At least 43 people died over the Christmas holiday weekend in a series of storms that hit the South, Southwest and Midwest United States. Missouri and New Mexico declared states of emergency. Tornadoes were reported in 10 states, including Michigan, which recorded its first-ever tornado in December. The deadliest storms were in Texas, where at least 11 people died when tornadoes hit areas near Dallas. As many as a thousand homes were damaged. Now a major snowstorm is heading toward the region. The storm has already resulted in blizzard-like conditions in New Mexico, Oklahoma and western Texas. The snowstorm even disrupted the college football Sun Bowl being played in El Paso on the Mexico border. Another 10 people died in tornadoes in Mississippi, six more in Tennessee. Flash floods also killed at least 13 people in Missouri, Illinois and Arkansas, where as much as nine inches of rain fell on some areas.
Meanwhile, heat records were broken Christmas Day across the East Coast from Maine to Georgia. On Christmas Eve, the thermometer topped a record-breaking 70 degrees Fahrenheit in New York, Philadelphia and Washington, DC. This weekend of extreme weather comes as climatologists predict 2015 will be the warmest year ever recorded, smashing last year’s record. So far in 2015, nine out of the 11 months have set a new monthly temperature record. Meanwhile, in South America, as many as 160,000 people have been evacuated due to heavy storms in Paraguay, Uruguay, Argentina and Brazil.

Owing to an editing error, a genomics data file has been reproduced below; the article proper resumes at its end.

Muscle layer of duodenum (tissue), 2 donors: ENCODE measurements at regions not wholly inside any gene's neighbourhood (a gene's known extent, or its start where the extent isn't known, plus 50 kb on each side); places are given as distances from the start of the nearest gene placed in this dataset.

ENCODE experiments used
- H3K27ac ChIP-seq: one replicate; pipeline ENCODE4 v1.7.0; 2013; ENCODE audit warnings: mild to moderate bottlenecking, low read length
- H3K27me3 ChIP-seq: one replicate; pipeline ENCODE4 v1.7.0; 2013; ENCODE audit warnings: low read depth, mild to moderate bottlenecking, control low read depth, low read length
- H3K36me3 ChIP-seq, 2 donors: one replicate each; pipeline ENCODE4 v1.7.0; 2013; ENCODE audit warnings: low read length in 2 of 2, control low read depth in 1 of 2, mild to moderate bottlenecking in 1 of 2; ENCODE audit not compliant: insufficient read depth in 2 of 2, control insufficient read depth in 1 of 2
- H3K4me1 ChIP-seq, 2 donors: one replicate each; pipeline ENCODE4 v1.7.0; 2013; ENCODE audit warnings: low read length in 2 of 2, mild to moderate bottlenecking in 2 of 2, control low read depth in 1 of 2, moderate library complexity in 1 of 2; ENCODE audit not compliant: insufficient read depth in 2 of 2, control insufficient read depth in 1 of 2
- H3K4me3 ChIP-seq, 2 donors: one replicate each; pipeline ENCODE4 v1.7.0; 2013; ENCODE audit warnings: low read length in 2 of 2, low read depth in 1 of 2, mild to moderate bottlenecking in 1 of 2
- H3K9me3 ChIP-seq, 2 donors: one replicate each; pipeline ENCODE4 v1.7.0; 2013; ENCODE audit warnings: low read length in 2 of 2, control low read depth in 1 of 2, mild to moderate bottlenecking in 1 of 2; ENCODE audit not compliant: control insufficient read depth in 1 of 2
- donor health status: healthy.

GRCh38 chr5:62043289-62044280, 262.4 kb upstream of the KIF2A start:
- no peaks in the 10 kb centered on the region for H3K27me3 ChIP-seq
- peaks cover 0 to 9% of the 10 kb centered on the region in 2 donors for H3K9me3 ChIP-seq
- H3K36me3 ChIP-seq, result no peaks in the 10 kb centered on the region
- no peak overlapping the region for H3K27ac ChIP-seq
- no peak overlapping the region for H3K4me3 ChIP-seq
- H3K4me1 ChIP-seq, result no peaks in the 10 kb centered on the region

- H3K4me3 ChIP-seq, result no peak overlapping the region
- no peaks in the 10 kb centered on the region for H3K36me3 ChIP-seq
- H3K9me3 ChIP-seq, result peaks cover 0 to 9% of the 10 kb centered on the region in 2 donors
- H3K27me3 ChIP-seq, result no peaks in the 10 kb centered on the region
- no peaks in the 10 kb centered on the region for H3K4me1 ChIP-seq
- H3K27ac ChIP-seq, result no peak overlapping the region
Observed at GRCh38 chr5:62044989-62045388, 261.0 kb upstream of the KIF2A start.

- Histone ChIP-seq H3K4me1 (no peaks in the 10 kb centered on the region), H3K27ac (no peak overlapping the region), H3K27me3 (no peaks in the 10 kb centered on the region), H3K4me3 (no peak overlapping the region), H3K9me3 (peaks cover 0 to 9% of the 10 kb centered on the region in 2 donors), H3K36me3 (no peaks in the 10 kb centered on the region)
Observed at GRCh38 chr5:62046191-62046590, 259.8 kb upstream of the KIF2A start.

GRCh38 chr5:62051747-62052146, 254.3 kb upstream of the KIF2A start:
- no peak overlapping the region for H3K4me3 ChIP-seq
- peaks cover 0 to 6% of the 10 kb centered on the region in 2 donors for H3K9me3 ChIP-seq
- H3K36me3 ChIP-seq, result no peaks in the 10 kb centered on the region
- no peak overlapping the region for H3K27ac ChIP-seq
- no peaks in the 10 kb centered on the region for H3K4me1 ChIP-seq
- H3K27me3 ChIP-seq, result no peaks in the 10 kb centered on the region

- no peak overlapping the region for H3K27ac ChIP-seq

We go now to Tallahassee, Florida, to James Elsner, professor at Florida State University, co-author of the paper, “The Increasing Efficiency of Tornado Days in the United States,” recently published by the journal Climate Dynamics.
Professor, welcome to Democracy Now! Can you start off by talking about the weather we’ve seen, especially the tornadoes? Is there a link to climate change
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